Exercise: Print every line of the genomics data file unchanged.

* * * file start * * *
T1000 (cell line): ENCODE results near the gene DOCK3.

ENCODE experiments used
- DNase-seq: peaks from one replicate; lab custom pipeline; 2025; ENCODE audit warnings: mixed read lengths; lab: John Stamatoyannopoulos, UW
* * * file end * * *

T1000 (cell line): ENCODE results near the gene DOCK3.

ENCODE experiments used
- DNase-seq: peaks from one replicate; lab custom pipeline; 2025; ENCODE audit warnings: mixed read lengths; lab: John Stamatoyannopoulos, UW